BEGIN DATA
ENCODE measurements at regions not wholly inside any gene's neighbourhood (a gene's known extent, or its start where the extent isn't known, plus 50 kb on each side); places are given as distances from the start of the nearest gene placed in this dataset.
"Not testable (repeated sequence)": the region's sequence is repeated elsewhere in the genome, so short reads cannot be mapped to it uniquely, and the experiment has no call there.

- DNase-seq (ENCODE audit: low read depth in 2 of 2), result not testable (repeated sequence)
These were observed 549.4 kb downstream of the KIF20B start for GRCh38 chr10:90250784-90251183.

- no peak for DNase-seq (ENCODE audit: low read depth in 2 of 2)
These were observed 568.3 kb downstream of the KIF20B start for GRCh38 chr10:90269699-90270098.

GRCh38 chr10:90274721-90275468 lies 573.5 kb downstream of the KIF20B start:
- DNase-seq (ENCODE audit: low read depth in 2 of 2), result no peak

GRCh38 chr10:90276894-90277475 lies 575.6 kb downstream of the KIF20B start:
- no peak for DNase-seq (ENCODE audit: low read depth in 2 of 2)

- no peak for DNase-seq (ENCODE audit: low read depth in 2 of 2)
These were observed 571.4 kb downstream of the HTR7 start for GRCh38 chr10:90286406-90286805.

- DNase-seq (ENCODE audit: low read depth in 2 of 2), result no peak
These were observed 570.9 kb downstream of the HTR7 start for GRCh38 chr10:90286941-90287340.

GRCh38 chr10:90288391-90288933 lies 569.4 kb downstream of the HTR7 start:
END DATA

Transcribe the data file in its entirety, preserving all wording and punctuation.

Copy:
ENCODE measurements at regions not wholly inside any gene's neighbourhood (a gene's known extent, or its start where the extent isn't known, plus 50 kb on each side); places are given as distances from the start of the nearest gene placed in this dataset.
"Not testable (repeated sequence)": the region's sequence is repeated elsewhere in the genome, so short reads cannot be mapped to it uniquely, and the experiment has no call there.

- DNase-seq (ENCODE audit: low read depth in 2 of 2), result not testable (repeated sequence)
These were observed 549.4 kb downstream of the KIF20B start for GRCh38 chr10:90250784-90251183.

- no peak for DNase-seq (ENCODE audit: low read depth in 2 of 2)
These were observed 568.3 kb downstream of the KIF20B start for GRCh38 chr10:90269699-90270098.

GRCh38 chr10:90274721-90275468 lies 573.5 kb downstream of the KIF20B start:
- DNase-seq (ENCODE audit: low read depth in 2 of 2), result no peak

GRCh38 chr10:90276894-90277475 lies 575.6 kb downstream of the KIF20B start:
- no peak for DNase-seq (ENCODE audit: low read depth in 2 of 2)

- no peak for DNase-seq (ENCODE audit: low read depth in 2 of 2)
These were observed 571.4 kb downstream of the HTR7 start for GRCh38 chr10:90286406-90286805.

- DNase-seq (ENCODE audit: low read depth in 2 of 2), result no peak
These were observed 570.9 kb downstream of the HTR7 start for GRCh38 chr10:90286941-90287340.

GRCh38 chr10:90288391-90288933 lies 569.4 kb downstream of the HTR7 start: